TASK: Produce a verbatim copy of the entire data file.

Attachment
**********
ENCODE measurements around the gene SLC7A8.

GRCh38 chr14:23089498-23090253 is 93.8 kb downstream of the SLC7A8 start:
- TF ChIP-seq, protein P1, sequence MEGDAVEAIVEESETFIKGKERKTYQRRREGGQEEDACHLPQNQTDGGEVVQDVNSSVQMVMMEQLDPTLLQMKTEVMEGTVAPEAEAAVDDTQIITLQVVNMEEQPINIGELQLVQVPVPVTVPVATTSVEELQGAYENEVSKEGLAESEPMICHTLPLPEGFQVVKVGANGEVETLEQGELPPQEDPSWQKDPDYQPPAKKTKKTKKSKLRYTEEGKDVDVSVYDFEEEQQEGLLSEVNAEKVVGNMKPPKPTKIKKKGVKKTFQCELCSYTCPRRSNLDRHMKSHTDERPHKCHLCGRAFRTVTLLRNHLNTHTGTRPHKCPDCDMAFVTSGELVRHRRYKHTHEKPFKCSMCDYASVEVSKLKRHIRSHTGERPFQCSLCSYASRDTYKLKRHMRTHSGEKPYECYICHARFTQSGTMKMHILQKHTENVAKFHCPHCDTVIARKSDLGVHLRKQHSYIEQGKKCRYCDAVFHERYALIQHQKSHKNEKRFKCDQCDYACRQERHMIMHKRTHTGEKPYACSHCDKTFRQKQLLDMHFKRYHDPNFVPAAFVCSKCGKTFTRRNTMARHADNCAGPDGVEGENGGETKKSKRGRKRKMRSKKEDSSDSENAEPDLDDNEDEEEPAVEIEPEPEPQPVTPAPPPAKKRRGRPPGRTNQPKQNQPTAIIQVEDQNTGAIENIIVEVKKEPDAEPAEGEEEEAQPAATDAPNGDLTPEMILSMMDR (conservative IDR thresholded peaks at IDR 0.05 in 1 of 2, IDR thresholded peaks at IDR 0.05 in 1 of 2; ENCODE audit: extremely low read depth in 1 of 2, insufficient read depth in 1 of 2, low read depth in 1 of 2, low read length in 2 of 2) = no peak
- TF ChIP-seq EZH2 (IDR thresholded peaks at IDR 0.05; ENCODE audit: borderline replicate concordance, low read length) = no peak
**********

ENCODE measurements around the gene SLC7A8.

GRCh38 chr14:23089498-23090253 is 93.8 kb downstream of the SLC7A8 start:
- TF ChIP-seq, protein P1, sequence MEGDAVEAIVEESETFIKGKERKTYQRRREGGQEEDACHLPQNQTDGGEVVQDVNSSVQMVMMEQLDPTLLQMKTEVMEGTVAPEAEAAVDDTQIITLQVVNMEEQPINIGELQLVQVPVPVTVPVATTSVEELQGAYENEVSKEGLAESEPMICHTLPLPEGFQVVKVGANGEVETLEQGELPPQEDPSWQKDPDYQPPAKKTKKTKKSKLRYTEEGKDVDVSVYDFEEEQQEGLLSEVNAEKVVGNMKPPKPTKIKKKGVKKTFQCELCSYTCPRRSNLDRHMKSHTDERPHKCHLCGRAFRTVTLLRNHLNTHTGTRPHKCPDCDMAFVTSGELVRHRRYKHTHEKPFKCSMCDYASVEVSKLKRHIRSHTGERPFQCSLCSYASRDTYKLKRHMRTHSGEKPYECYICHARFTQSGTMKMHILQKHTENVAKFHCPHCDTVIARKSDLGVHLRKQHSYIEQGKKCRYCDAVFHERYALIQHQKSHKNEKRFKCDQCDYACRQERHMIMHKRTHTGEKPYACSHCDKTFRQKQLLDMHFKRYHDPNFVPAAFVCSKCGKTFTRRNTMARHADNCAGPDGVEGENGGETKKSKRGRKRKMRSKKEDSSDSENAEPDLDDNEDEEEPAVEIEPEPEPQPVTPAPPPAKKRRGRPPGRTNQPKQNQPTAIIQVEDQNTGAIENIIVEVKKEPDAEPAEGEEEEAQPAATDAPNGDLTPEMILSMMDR (conservative IDR thresholded peaks at IDR 0.05 in 1 of 2, IDR thresholded peaks at IDR 0.05 in 1 of 2; ENCODE audit: extremely low read depth in 1 of 2, insufficient read depth in 1 of 2, low read depth in 1 of 2, low read length in 2 of 2) = no peak
- TF ChIP-seq EZH2 (IDR thresholded peaks at IDR 0.05; ENCODE audit: borderline replicate concordance, low read length) = no peak